For those with larger budgets, you can check out the Arteplano designs, in copper and brass, at Bisque. These are individually acid-etched for an artistic appearance. You can even find leather and rust-effect finishes (from £710, bisque.co.uk). 


Select the best type and grade of metal. Traditional cast iron radiators are heavy and dense. They take time to heat up to the right temperature, but they remain hot long after the heat is turned off. 

For more control and a range of designs, steel radiators — a lighter, less dense metal — heat up and cool down quickly. Aluminium is another highly efficient conductive material, which will heat up quickly. To establish how much heat your room needs, use an online tool such as the heat output calculator at theradiatorcompany.com.

Don't forget bathroom radiators: A wall-mounted rail adds functionality, helping to keep a bathroom tidy and uncluttered

Don’t forget bathroom radiators: A wall-mounted rail adds functionality, helping to keep a bathroom tidy and uncluttered


To keep your towels warm, don’t forget to get bathroom rails and radiators. 

The Vos and Hix collection of bathroom radiators and towel warmers from JTP was launched recently with designs that can be matched with brassware accessories (from £305, jtpuk.co.uk). 

Alternatively, try the artistic-looking Arezzo Anthracite rail (£269.95, victoriaplum.com). 

Dunning suggests Bisque designs, where bathrooms are

radiators are shaped like coat-hangers or a coiled spring (Hot Spring) — and are available in all manner of finishes (from £801.60, bisque.co.uk). 

There are inexpensive models at Screwfix (from £64.99, screwfix.com) or at Wickes, where you can pick up an anthracite grey towel radiator from £150 (wickes.co.uk). 

A wall-mounted rail can also be useful in keeping a bathroom neat and tidy.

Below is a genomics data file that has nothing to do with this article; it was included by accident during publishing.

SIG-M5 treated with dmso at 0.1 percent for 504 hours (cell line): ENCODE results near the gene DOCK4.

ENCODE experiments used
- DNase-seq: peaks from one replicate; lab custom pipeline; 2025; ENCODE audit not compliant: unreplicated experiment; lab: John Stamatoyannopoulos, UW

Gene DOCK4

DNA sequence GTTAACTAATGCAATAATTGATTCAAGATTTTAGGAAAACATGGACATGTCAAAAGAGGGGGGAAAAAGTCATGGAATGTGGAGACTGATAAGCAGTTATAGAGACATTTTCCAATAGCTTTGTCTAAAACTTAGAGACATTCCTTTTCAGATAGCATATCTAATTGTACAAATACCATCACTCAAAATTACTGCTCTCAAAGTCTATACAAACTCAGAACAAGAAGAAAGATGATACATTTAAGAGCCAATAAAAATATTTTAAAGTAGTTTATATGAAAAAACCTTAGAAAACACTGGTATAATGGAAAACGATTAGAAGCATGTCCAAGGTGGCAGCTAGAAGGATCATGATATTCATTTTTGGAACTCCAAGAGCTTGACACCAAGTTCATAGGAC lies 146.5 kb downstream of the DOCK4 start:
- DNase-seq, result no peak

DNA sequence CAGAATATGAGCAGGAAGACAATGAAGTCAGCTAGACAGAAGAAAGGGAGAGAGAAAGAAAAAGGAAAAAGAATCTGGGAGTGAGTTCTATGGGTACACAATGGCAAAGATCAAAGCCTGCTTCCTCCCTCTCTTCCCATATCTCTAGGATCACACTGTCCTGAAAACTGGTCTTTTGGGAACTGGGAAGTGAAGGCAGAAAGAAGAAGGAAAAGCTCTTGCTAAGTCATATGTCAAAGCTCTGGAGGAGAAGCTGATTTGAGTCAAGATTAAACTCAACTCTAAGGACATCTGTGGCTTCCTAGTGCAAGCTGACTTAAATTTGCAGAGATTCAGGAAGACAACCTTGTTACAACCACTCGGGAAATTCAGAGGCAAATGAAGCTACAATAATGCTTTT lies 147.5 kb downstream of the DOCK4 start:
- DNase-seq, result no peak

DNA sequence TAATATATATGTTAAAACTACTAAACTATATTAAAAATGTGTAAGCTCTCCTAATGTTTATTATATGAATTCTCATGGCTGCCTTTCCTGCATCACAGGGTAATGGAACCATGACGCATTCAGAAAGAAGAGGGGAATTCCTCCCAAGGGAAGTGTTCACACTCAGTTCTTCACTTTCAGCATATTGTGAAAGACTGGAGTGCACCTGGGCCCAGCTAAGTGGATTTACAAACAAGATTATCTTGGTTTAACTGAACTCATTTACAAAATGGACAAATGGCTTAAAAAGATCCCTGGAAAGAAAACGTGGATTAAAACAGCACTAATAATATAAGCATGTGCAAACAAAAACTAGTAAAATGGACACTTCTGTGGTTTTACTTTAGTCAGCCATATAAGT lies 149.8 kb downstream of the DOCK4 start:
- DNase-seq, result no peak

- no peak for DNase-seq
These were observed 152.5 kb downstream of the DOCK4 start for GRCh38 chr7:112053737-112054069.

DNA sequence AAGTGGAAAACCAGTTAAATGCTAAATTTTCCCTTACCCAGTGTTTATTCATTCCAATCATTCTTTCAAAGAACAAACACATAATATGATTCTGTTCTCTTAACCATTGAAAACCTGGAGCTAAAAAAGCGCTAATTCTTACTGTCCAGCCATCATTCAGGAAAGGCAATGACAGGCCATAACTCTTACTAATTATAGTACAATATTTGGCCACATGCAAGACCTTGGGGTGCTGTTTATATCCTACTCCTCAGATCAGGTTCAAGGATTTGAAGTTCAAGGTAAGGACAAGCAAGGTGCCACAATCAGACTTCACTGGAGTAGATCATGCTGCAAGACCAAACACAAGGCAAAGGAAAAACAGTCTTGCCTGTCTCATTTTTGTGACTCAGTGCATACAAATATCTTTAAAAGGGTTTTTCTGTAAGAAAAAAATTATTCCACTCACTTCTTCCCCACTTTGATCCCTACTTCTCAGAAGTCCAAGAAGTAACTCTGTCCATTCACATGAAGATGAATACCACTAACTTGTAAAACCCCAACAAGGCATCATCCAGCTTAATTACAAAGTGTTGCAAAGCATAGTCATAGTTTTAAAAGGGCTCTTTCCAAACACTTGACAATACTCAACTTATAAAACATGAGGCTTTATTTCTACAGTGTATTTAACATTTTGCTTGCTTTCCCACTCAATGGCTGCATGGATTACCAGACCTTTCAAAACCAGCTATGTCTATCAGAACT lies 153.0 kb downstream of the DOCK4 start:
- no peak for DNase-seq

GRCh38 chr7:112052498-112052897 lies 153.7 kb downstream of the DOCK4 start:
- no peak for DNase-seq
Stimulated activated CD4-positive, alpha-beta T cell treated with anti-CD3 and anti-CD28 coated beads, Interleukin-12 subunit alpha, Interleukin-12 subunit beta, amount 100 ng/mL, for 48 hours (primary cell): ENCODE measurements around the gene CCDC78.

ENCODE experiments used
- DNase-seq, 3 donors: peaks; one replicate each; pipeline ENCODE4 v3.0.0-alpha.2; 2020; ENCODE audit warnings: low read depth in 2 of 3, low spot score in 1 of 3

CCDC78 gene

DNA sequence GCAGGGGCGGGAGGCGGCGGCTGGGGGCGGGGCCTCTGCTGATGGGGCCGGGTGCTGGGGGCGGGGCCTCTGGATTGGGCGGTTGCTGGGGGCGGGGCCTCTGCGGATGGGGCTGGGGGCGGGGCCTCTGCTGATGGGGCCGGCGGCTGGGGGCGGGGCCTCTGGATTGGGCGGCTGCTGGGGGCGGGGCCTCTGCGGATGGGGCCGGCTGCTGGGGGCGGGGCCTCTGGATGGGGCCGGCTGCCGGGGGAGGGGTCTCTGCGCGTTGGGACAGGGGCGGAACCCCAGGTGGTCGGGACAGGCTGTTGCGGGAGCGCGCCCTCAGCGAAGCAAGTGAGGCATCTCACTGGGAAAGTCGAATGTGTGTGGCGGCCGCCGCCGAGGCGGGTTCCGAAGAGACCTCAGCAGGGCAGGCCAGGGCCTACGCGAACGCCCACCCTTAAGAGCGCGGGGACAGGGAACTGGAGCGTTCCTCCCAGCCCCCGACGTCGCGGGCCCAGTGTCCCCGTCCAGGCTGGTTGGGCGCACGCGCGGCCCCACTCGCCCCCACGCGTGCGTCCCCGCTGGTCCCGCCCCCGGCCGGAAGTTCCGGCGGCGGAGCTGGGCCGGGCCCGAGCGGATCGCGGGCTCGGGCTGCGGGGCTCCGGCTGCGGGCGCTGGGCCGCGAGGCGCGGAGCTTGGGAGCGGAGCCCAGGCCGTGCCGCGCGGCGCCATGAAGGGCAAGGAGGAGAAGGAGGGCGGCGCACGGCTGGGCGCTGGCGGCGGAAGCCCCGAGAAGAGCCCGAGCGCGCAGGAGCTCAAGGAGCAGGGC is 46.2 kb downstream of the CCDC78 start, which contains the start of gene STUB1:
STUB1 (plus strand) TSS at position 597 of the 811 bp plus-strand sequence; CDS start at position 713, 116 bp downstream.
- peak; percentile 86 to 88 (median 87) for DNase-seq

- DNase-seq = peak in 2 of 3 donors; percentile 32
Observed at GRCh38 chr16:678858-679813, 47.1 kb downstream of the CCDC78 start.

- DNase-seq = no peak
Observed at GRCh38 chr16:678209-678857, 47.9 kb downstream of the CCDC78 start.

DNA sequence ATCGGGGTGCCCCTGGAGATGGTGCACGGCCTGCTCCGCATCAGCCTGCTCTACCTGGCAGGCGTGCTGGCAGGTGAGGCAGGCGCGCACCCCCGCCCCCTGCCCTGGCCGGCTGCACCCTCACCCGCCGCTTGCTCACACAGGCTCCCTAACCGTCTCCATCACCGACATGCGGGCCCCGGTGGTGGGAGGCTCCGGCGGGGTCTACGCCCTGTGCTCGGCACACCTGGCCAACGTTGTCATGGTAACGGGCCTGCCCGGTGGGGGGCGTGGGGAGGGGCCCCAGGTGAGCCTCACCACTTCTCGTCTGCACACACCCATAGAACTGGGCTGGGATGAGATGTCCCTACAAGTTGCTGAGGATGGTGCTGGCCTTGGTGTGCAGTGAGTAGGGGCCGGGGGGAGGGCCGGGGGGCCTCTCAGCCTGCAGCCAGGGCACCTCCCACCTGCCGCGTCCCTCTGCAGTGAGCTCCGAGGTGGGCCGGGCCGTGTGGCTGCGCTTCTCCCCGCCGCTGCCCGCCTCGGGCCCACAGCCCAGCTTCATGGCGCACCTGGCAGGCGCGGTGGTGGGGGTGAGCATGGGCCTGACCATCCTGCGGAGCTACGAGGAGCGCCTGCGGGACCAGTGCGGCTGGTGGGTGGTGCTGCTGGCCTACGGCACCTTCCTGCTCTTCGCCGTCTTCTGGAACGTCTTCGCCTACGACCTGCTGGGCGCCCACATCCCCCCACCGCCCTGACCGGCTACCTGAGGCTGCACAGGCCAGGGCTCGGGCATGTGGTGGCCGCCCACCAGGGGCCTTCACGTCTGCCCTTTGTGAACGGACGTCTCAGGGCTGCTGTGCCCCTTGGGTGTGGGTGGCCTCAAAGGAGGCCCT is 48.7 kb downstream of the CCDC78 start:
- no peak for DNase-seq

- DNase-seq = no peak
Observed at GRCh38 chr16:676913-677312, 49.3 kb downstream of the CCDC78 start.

The ancient Egyptians made storage chests with decorative decorations, turning a utilitarian item into something beautiful. They are so popular that they sell for thousands of dollars at auction. 

For a modest price, you can get the chest you need to store extra bedding or limit fuel consumption. 

Practical: For a reasonable price you can buy the kind of handsome chest that your home needs this winter

Practical: You can purchase the handsome chest you need for your home this winter at a very affordable price

The £126.99 Pittsfield chest from Wayfair has an antique feel (­wayfair.co.uk). The £119 Fife in grey with a pine lid from Oak World has a cosy Cotswold cottage vibe (oakworld.co.uk). Maisons du Monde’s range includes the Chalet, a set of two aged pine chests with metal handles (­maisonsdumonde.com/uk). 

An English 18th-century carved oak chest has a guide price of £2,236 on IstDibs, the auction site (pictured, 1stdibs.co.uk). These chests were replaced by lighter metal trunks in late 19th-century England.

                                                                                                                                         Anne Ashworth